1985 called. They want their passwords back!
Written by: Rob Tompkins, CISSP | October 1, 2022 | Lead Cybersecurity Engineer, Tulane IT Information Security Team
Passwords, love them or hate them, are here for a while.
We deal with them in almost every facet of our lives, and they just keep getting longer. I am not going to disagree that it's annoying, but I am here to convince you that it’s important. Putting it mildly, bad passwords are bad for business. (A lesson learned from the 2019 SolarWinds incident.)
Most organizations require an eight to nine-character minimum password. However, those credit card companies you give your account information to only require seven-character passwords, and today that takes just 31 seconds to crack!
But why on earth would you still use passwords with only seven characters? Those companies must follow a standard called PCI DSS, which STILL recommends a minimum seven-character password. If this illustrates anything, it is that the minimum is not enough.
So, I dug further into password requirements thinking there must be a strong recommendation from one of today’s industry leaders…right? NO!
The recommendation was originally suggested in the 1985 Department of Defense Password Management Guideline…seriously!
Back in the 80s, an eight-character password with letters and numbers could withstand six months of attack over a 300-baud modem, but that’s when we used ridiculously slow modems and connections. Today's network speed is infinitely better…yet our security is not.
That, my friend, is a problem.
Because computer technology advances so quickly, the time it takes to crack a password is constantly getting shorter. Now an eight-character password can be cracked in 39 minutes according to HiveSystems' 2022 infographic Are Your Passwords in the Green.
My recommendation? Use the longest password you can just to avoid being cracked!
SolarWinds 2019 Password Hack
Earlier, I mentioned SolarWinds, a very popular IT management platform with customers in many different industries. They were attacked in 2019 and an estimated 18,000 of their customer’s organizations were compromised. You're probably wondering, "how does a well-known IT software development company get compromised?"
Well, a security researcher discovered a weak default password (solarwinds123) for their file transfer protocol (FTP) server, and warned the company that "any hacker could upload malicious [code]" and distribute it to their customers. The New York Times reported the company did not employ a chief information security officer and that employee passwords had been posted on GitHub in 2019.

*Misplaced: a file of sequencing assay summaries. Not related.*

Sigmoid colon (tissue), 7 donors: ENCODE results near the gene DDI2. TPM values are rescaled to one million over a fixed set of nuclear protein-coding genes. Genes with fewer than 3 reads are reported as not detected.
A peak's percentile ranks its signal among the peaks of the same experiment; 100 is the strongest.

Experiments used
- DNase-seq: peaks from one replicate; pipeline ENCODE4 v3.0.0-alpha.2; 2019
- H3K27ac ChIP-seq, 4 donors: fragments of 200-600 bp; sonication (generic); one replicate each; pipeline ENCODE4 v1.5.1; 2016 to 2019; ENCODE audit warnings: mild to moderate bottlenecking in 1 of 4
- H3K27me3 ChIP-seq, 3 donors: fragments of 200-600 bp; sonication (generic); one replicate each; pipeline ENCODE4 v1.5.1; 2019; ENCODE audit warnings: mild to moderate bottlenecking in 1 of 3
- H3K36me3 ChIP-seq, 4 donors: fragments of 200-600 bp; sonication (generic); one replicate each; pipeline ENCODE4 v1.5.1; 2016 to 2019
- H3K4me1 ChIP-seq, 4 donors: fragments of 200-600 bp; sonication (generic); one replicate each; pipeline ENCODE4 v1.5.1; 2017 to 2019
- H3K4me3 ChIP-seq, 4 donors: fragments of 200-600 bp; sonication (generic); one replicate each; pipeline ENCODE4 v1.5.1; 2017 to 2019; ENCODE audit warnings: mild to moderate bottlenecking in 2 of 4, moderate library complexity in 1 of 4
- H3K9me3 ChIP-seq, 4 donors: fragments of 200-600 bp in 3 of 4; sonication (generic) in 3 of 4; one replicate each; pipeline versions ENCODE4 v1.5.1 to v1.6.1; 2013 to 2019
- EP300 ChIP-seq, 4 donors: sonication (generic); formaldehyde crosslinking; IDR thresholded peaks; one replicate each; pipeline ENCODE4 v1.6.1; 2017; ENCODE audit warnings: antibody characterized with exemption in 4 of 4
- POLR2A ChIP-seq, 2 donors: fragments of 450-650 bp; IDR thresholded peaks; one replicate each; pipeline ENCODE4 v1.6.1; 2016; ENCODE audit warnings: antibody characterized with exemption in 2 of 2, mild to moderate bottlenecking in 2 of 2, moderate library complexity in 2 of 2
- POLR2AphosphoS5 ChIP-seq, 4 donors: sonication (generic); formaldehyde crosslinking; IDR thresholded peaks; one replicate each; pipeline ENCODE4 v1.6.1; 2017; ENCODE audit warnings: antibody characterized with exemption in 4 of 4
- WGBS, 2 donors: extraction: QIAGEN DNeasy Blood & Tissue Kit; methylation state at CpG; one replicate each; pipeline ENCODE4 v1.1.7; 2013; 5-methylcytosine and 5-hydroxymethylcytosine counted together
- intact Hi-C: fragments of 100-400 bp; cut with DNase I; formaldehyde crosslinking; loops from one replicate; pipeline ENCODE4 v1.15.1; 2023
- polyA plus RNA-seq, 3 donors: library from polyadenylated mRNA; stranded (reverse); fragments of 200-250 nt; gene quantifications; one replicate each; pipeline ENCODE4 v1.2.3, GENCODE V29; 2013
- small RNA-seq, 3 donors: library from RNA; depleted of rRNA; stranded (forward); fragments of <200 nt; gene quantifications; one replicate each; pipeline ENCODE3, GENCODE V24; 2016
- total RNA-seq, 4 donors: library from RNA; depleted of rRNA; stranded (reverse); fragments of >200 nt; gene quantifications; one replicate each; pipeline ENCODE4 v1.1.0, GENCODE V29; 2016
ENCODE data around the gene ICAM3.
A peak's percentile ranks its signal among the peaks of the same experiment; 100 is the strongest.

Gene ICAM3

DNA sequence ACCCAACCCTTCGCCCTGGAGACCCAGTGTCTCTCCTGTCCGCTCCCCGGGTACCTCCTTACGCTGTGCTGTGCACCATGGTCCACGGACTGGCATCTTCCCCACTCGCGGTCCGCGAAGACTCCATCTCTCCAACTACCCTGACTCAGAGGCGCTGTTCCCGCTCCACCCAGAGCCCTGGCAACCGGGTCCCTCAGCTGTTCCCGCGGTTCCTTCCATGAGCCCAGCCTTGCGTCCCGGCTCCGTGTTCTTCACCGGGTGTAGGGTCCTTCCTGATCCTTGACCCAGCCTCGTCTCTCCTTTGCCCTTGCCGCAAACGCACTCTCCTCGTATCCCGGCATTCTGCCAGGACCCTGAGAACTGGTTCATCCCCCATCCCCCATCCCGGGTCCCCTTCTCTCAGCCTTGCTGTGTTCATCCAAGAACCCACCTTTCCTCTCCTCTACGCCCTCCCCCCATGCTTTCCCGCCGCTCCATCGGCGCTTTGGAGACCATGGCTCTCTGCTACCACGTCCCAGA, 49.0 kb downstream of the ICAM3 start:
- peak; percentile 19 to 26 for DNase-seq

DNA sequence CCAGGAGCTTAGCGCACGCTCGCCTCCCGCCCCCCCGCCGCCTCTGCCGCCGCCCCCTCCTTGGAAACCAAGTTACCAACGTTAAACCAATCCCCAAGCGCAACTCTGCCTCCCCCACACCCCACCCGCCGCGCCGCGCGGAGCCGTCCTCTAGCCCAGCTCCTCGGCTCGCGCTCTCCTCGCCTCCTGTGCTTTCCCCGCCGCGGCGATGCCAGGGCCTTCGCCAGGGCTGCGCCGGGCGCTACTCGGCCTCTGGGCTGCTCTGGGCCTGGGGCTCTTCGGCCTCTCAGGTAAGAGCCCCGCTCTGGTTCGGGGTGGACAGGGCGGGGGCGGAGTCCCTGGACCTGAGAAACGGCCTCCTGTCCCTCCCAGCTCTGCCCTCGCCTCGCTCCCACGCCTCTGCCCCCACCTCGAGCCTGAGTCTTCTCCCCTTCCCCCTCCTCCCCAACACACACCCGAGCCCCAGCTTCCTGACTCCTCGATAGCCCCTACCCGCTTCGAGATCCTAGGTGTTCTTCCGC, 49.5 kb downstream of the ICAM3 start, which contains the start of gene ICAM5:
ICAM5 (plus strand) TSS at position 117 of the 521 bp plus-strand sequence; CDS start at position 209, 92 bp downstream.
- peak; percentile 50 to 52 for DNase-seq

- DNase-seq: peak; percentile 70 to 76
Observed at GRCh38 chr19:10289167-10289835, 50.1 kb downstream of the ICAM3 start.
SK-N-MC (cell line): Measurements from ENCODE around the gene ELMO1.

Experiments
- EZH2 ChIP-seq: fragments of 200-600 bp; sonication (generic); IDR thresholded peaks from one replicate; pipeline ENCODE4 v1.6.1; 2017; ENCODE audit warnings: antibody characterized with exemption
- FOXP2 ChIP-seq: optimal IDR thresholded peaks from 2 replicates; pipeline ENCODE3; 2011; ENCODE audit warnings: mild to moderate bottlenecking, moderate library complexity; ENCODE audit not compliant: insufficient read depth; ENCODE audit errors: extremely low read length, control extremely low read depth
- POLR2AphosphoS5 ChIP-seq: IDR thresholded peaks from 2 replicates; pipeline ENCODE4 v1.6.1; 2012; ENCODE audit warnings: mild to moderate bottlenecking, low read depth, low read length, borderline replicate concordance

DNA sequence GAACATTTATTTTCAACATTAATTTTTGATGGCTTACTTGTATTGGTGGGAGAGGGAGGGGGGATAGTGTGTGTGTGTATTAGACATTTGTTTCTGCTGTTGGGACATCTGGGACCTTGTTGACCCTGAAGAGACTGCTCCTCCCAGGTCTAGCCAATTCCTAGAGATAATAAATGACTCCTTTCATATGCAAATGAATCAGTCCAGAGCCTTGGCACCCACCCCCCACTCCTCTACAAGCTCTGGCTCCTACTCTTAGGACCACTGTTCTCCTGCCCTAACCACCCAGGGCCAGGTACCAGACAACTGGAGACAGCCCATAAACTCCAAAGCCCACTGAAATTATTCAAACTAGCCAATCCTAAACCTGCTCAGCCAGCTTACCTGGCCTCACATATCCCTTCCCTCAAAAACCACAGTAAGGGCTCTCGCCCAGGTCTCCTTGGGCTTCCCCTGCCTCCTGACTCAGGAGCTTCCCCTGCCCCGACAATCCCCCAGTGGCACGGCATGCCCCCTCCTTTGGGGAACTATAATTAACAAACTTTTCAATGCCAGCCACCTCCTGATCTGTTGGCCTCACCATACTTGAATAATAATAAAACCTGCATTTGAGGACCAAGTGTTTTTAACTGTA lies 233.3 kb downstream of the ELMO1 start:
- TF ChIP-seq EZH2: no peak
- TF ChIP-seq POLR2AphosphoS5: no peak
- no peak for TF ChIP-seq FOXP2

Here's a brief overview from Wikipedia:
APT29, aka Cozy Bear, working for the Russian Foreign Intelligence Service (SVR), was reported to be behind the 2020 attack. Victims of this attack include the cybersecurity firm FireEye, the US Treasury Department, the US Department of Commerce's National Telecommunications and Information Administration, as well as the US Department of Homeland Security. Prominent international SolarWinds customers investigating whether they were impacted include the North Atlantic Treaty Organization (NATO), the European Parliament, UK Government Communications Headquarters, the UK Ministry of Defence, the UK National Health Service (NHS), the UK Home Office, and AstraZeneca. FireEye reported the hackers inserted "malicious code into legitimate software updates for the Orion software that allow an attacker remote access into the victim's environment" and that they have found "indications of compromise dating back to the spring of 2020..."
What's the biggest lesson learned from this major breach? Don't use simple passwords like "solarwinds123"!
As I said earlier, bad passwords are bad for business. The best are long random passphrases. Most of the time you can use spaces and write out a sentence with punctuation–something like "Every1 needs long passwords!" This 28-character passphrase with a combo of capitalization, letters, numbers, and symbols is easy to remember and would take trillions of years to crack (at least based on today's technology).
Aside from using passphrases here are some additional recommendations:
- Longer is better.
Passwords or passphrases should be 12 characters or more, no matter the site’s requirements – e.g., “Every1needslongpasswords!”
- Create a unique password for each account.
One stolen password can be leveraged to gain access to every single account. Using one password also increases your chances of becoming a victim of identity theft.
- Use a password manager.
Instead of a notebook, sticky notes, or web browser, find a trustworthy password manager, so you only need to remember ONE password.
- Passwords are personal.
Treat your passwords like your toothbrush. Don’t share them with anyone!
Passwords aren’t going anywhere, but we can’t stay stuck in the 1980s.
Let’s charge into the future with better security practices and help keep the Tulane community safe!